I’m looking forward to meeting with a book club tonight at Uwharrie Books in Locust, North Carolina.
Book clubs are usually a lot more fun for me than signings. At most signings, the folks who come into the bookstore have no idea who you are (unless they’ve come out specifically to see you) and may not be interested in the types of books you write.
At a book club, you’ve got a group of people who’ve chosen your book to read. And the sales pressure is off, which is always a real relief. They’ve (usually) read your book and are eager to talk to you about it.
Usually book clubs fall into two different groups—the kind that takes a more casual approach where you participate as a book club member—by sitting as part of the group, listening to the discussion, and answering any questions the readers have about why you chose to send the plot in a particular direction or what inspired a particular character.
The other kind wants you to talk a little about your book—the inspiration for it, the challenges and fun of writing it, and things like cover selection, etc. and then open it up to questions.
I usually come prepared for either one. :)
I hear sometimes from authors who are interested in reaching out to book clubs and aren’t sure how to find them. Good places to check are usually libraries (my local branch has a book club that focuses on mysteries), bookstores (which frequently have book clubs meet in their cafes—and Borders has recently made a public drive to attract book clubs to its stores), churches, and clubhouses for different subdivisions.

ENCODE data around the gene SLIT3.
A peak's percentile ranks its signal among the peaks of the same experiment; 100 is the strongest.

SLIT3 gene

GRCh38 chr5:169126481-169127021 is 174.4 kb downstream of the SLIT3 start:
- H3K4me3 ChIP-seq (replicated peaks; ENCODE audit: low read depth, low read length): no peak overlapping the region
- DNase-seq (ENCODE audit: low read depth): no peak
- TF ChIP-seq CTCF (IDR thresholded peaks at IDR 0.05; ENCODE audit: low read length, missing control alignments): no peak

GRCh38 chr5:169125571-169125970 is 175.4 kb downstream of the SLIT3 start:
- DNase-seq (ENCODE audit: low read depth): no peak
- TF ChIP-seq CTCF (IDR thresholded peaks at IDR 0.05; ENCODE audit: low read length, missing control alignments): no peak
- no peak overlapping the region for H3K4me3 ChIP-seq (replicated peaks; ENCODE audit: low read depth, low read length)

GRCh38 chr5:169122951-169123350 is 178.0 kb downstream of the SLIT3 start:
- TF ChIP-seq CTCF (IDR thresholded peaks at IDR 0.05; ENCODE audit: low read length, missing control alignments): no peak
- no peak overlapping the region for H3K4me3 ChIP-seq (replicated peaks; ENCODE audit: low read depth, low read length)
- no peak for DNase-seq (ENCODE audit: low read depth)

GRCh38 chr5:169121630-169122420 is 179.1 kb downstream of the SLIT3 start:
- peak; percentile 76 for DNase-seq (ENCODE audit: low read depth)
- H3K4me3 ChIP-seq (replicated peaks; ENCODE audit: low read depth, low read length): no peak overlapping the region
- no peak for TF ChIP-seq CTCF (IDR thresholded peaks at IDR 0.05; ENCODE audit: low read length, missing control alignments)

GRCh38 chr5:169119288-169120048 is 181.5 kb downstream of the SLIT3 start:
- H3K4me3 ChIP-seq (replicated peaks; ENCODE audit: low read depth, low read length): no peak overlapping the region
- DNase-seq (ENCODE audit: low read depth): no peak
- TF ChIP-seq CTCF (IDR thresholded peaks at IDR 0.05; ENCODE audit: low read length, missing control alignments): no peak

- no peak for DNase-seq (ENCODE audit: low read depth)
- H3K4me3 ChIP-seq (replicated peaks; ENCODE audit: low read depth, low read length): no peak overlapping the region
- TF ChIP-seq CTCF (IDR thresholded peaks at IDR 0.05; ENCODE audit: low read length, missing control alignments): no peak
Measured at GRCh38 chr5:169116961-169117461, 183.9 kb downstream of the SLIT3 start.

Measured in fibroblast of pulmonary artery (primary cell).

Things I’ve discovered from talking at book clubs:
Find out if you should bring anything. I’ve been to book clubs where everyone brought food. They probably would tell me not to bring food, but I feel funny not bringing anything with me when everyone else is.
Bring bookmarks, postcards, and other small giveaways. Individually-wrapped chocolates and mints are always popular. :)
Consider doing a door prize giveaway for one book club member to win.
Bring a sign up sheet for your email newsletter, if you have one.
Consider bringing a cheat sheet with your book’s characters on it. I hate to admit it, but sometimes when I’m on the spot, I’ve been known to forget a minor character’s name. It doesn’t look good for someone else to know your book better than you do.
Be prepared that someone might not like your book and will talk about why they didn’t. It’s tough, but learn to accept it and not get defensive.
Be prepared for the book club to find deeper meaning in your book than you intended. :) It’s happened to me a couple of times and I loved their ideas about my book,although symbolism wasn’t my intention. A lot of book clubs are used to reading literary fiction.
Be prepared to talk succinctly about what you’re working on next.
Have you ever spoken to a book club or belonged to one where authors spoke? How did it go?